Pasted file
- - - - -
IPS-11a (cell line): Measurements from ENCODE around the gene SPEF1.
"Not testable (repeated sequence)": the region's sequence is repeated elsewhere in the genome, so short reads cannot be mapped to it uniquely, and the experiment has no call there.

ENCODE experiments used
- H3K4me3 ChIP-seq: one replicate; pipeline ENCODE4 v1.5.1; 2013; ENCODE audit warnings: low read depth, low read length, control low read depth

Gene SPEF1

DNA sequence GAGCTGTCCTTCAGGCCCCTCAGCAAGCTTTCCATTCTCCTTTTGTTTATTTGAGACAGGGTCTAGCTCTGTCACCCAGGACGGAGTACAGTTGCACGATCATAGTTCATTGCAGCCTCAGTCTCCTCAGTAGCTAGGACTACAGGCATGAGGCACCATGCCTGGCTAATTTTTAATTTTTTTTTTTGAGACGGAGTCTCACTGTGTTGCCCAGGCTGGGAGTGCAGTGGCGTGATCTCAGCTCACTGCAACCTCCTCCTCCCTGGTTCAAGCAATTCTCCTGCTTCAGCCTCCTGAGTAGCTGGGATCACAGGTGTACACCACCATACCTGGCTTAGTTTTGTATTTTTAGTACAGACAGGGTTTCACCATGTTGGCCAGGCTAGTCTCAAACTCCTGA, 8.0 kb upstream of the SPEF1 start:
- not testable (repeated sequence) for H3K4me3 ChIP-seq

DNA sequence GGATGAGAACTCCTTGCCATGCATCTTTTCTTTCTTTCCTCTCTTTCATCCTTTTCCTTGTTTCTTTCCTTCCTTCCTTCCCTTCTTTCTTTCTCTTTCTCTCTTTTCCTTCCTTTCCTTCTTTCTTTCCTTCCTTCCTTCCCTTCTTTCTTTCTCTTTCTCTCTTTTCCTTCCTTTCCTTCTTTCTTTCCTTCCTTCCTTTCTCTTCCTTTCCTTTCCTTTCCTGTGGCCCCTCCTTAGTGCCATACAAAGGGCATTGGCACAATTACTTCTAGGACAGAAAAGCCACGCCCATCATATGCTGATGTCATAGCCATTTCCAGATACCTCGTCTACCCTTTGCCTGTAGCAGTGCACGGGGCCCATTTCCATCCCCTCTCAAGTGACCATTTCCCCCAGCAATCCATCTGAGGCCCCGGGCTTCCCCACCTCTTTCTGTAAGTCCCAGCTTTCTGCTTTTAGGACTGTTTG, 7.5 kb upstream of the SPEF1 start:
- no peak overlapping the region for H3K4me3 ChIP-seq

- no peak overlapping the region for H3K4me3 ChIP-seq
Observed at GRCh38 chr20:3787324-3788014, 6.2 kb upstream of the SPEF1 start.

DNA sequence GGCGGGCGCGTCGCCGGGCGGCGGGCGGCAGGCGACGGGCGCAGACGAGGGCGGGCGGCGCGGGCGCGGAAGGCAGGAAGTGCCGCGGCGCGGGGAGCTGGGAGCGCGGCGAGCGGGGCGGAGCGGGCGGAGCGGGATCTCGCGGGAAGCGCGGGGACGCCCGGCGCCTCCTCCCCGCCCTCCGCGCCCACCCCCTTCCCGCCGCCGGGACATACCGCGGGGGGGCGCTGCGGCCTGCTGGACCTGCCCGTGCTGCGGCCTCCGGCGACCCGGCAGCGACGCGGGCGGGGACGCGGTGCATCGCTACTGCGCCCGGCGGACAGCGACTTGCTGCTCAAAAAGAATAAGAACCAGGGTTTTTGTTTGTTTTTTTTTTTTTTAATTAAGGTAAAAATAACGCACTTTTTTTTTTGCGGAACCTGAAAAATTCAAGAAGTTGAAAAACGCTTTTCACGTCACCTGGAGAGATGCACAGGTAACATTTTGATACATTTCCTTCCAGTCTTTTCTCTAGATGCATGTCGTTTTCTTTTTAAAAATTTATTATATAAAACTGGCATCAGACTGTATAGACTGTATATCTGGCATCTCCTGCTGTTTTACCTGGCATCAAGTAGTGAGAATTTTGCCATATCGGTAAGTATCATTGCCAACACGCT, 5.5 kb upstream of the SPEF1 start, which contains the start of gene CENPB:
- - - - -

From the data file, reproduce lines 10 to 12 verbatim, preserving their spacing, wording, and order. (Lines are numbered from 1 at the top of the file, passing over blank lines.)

- no peak overlapping the region for H3K4me3 ChIP-seq
Observed at GRCh38 chr20:3787324-3788014, 6.2 kb upstream of the SPEF1 start.

DNA sequence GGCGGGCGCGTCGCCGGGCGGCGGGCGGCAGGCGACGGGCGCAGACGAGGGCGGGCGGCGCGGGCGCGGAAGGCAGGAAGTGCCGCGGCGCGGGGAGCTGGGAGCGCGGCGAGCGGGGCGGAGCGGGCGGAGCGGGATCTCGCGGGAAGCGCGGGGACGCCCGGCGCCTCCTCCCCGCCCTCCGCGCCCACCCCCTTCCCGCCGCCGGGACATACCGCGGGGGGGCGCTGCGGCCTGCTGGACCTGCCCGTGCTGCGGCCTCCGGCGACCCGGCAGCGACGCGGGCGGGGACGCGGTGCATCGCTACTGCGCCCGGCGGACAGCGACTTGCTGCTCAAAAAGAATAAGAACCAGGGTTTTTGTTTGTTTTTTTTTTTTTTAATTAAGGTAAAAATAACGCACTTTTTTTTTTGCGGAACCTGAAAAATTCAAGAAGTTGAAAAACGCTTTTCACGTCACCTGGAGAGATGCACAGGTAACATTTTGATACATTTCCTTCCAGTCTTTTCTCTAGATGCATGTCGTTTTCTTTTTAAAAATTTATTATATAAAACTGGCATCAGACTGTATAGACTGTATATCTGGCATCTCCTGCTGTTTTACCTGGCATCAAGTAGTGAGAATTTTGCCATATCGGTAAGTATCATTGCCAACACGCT, 5.5 kb upstream of the SPEF1 start, which contains the start of gene CENPB: